The evictions coincided with the opening of the first subway line stretching from City Hall to 145th Street, with a branch traveling under Lenox Avenue. By November 1904, Central Harlem was connected with Midtown and Lower Manhattan. Real estate developers speculated on this new, profitable convenience and continued to overbuild, anticipating an influx of middle-class white residents that never quite materialized. Black-owned real estate companies, particularly Philip A. Payton Jr.’s Afro-American Realty Company, encouraged Black people to move uptown, helping them get into white-owned buildings and to purchase their own properties, with the hopes of cultivating a prosperous Black middle class.[10] By the 1920s, Lenox Avenue was the heart of Harlem and Harlem had become the heart of the Black community in New York City.

Over the course of the 1920s the Black population of New York had more than doubled, from 152,000 to 327,000.[11] During the Depression, high unemployment coupled with deteriorating buildings, overcrowding, and discriminatory housing practices, pushed some Harlem residents to take advantage of a new subway system called the Independent or IND, which opened in 1932 and runs under 8th Avenue. This subway line eventually became synonymous with Harlem, made famous by Billy Strayhorn’s jazz standard, “Take the A Train.” Once it connected to the IND’s Fulton Street Line in 1936, it offered a one-seat ride from Harlem to Brooklyn and the promise of more space and more prospects for work, especially at the nearby Brooklyn Navy Yard as the nation mobilized for war.

Joining the small Black community already there, families began to settle in Bedford-Stuyvesant where some of the finest houses in Brooklyn had been built. Another draw of this neighborhood was the variety and distribution of public transportation, including trolley and bus lines; the Myrtle Avenue, Broadway, Fulton Street and Lexington Avenue Elevated train lines; as well as subway services including the BMT Nassau Street/Jamaica lines (J/Z and M), the IND Crosstown line (G), and the IND Fulton Street line (A/C), which offered the assurance of a continued link with Harlem.

By the 1960s, this had become the second largest African American community in the city and a major destination for Black immigrants from all over the world. Like Harlem, it has become a center of Black culture in America, but recently, just like Harlem, Bedford-Stuyvesant is undergoing a large degree of demographic change as neighborhoods across the city gentrify, pushing lower-income populations out.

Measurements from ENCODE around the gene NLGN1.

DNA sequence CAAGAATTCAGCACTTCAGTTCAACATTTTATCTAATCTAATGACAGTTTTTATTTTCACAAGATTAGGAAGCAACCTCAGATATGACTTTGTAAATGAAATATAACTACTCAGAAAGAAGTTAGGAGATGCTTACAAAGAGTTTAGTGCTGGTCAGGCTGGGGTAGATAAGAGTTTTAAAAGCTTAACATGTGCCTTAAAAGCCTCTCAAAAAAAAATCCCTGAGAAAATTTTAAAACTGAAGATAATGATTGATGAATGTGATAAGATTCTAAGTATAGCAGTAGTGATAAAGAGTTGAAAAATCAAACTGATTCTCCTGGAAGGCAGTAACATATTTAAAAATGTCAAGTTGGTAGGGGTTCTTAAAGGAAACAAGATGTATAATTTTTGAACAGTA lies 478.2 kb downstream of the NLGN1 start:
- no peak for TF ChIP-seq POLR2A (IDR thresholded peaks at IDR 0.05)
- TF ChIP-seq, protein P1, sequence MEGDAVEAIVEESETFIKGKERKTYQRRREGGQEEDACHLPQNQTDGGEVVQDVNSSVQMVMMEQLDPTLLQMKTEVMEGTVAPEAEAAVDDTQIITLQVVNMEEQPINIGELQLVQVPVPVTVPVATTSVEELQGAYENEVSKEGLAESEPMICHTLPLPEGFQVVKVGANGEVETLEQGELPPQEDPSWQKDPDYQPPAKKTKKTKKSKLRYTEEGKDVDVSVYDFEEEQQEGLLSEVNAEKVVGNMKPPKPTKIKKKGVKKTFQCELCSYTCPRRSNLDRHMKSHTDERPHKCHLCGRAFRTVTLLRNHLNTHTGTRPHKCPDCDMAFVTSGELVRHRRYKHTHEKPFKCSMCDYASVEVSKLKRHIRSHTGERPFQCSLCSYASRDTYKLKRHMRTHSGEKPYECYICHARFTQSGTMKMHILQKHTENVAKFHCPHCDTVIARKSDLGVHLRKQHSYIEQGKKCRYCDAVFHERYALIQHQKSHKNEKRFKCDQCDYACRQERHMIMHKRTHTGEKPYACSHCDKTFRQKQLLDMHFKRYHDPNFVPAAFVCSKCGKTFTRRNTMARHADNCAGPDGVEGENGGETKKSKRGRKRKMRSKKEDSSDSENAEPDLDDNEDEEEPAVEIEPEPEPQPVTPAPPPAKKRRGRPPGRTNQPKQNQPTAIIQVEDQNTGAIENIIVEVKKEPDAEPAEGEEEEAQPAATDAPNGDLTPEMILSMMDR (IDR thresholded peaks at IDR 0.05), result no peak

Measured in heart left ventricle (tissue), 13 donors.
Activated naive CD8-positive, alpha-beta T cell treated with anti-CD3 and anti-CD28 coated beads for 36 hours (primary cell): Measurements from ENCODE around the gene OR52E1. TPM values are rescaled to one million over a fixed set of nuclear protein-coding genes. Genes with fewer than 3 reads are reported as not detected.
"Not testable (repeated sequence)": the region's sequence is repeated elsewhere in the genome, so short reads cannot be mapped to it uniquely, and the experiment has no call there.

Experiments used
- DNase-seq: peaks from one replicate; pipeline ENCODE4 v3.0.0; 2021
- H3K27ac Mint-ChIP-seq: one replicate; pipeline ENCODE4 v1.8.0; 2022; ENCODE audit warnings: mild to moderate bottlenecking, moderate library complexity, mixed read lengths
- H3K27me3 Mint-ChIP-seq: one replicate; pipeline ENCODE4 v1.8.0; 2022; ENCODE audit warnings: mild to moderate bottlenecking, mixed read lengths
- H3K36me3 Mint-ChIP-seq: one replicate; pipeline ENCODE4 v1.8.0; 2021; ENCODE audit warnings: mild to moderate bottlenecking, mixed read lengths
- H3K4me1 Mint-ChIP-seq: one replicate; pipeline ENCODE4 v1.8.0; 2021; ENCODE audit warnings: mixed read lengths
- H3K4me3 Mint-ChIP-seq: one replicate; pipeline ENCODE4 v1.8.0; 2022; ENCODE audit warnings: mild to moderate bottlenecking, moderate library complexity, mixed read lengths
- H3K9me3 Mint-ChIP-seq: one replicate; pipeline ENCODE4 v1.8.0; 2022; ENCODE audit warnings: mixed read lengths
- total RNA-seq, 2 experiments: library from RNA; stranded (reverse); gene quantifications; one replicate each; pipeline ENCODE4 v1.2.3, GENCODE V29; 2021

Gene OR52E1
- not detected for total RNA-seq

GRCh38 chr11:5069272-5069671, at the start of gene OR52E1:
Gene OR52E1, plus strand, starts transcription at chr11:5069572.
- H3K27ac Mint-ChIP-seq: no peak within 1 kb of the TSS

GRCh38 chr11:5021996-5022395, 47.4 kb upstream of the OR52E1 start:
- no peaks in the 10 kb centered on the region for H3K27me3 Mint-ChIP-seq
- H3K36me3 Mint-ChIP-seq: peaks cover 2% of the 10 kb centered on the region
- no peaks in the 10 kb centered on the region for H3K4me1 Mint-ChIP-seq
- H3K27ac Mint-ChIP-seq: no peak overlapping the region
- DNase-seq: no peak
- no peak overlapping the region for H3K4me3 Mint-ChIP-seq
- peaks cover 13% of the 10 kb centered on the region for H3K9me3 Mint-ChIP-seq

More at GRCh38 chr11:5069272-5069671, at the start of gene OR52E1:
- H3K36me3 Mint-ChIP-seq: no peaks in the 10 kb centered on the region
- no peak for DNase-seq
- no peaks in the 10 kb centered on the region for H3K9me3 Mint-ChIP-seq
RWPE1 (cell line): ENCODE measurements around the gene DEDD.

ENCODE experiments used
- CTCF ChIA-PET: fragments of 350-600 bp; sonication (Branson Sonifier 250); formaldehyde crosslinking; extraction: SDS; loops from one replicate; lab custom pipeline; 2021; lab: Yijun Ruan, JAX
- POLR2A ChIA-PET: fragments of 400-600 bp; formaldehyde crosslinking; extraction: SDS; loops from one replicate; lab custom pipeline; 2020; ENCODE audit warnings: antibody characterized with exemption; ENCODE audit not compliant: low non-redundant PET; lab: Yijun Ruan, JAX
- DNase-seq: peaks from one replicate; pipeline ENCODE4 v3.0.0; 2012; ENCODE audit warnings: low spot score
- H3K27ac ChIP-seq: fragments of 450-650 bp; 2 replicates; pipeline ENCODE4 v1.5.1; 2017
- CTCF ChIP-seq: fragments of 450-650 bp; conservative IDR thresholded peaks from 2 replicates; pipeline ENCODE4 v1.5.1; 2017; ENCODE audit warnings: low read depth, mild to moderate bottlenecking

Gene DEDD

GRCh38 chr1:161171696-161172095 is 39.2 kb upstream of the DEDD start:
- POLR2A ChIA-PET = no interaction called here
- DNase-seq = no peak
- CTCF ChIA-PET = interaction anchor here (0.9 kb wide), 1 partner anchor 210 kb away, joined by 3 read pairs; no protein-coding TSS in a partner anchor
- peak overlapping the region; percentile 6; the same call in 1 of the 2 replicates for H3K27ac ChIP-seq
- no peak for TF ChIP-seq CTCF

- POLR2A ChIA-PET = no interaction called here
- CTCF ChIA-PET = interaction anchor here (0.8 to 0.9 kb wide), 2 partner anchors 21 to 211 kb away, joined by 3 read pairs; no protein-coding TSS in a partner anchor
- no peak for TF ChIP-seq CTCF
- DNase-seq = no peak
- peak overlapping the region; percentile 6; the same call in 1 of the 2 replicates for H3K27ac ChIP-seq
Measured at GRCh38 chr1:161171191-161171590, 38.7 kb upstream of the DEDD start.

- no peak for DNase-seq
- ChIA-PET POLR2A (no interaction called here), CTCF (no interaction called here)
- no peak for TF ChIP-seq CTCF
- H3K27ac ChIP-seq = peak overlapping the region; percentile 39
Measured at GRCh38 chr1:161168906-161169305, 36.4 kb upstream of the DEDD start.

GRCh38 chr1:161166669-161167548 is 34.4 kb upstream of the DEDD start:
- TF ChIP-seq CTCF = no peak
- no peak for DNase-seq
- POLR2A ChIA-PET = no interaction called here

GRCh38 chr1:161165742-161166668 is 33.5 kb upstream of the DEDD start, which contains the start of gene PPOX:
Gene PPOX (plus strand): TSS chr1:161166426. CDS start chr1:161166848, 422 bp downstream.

Public transportation networks that serve the city and region will continue to impact communities in both negative and positive ways. There has always been an interdependent relationship between the riders and public transit, each need the other to survive and thrive. New Yorkers will continue to make choices about where and how to live based on access to a subway or bus line, where it can take them and who it connects them with. And the MTA, the State authority that operates all public transportation in the region, continues to try to meet the rider’s needs by connecting communities and expanding networks. Phase one of the Second Avenue subway, for example, which opened in 2017, helped to alleviate overcrowding on the 4/5/6 line, the busiest subway line in the city, but its construction also caused rents to rise, inevitably driving some out of the neighborhood, and disrupted life for close to a decade for local residents and businesses. Phase two, which is now underway, will reach into East Harlem and will be one of the first recent major infrastructure projects in a neighborhood that “isn’t serving Manhattan’s elites” making a huge difference to the approximately 123,000 daily riders, and bringing foot traffic to small businesses in the neighborhood, boosting the local economy.[12]

Polly Desjarlais is the Content Manager at the New York Transit Museum, where she has worked for the last 16 years and learned all she knows about New York City history.

This post is adapted from Placemaking and Displacement through the Lens of Public Transit, a series of virtual public programs offered by the New York Transit Museum exploring how different New York City communities have been affected by public transportation.

Next, check out 20 Secrets of the Subway


[1] Kimmelman, Michael “Chinatown, Resilient and Proud; A Virtual Walk,” New York Times, Dec 2, 2020.

[2] “A Bluer Sky: A History of the Brooklyn Chinese-American Association” Brooklyn Chinese-American Association, http://bca.net/eng/about.html

[3] Brooklyn Chinese-American Association.

[4] According to multiple sources the number 8 is lucky because the Chinese word sounds like the word for “prosper” and is associated with wealth and good fortune, so much so that the Beijing Olympics in the summer of 2008 began on 8/8/08 at 8 minutes and 8 seconds past 8 p.m. local time.

[5] Beekman, Daniel “The Changing Chinatowns: Move over Manhattan, Sunset Park now home to most Chinese in NYC” New York Daily News, August 5, 2011.

[6] Talass, Kawaa “Inside New York’s Historical Community of Arab Immigrants, Little Syria,” Arab News, April 10, 2020. It was also referred to as the “Syrian Colony” and the “Syrian Quarter” according to Linda K. Jacobs, Strangers in the West: the Syrian colony of New York City, 1880-1900 (Kalimah Press, 2015) 3.

[7] This was the first horse-drawn urban railroad in the country that stretched from Chambers Street to the Harlem River. By the 1850s, steam engines had replaced the horses above 42nd Street.

[8] see Marcy S. Sacks, “ ‘Skull Trouble: A Brief History of Police Harassment of New Yorkers,” Gotham. April 23, 2020, and Douglas Flowe, “ ‘[T]hey’re Knocking Down Negroes Around Here’: Public Racial Violence and Black Self-Defense in Early 20th Century NYC” Gotham. April 12, 2016.

[9] Kimmelman, Michael “When the Old Penn Station Was Demolished, New York Lost Its Faith” New York Times, April 24, 2019.

[10] Hassan, Adeel. “Overlooked: Philip A. Payton, Jr.” New York Times, 2019.

[11] “Great Migration” in Kenneth T. Jackson, ed., The Encyclopedia of New York City (New Haven: Yale University Press, 2010).

[12] Ley, Anna “Will East Harlem Ever Get Its Long-Delayed Subway?” New York Times, January 31, 2022.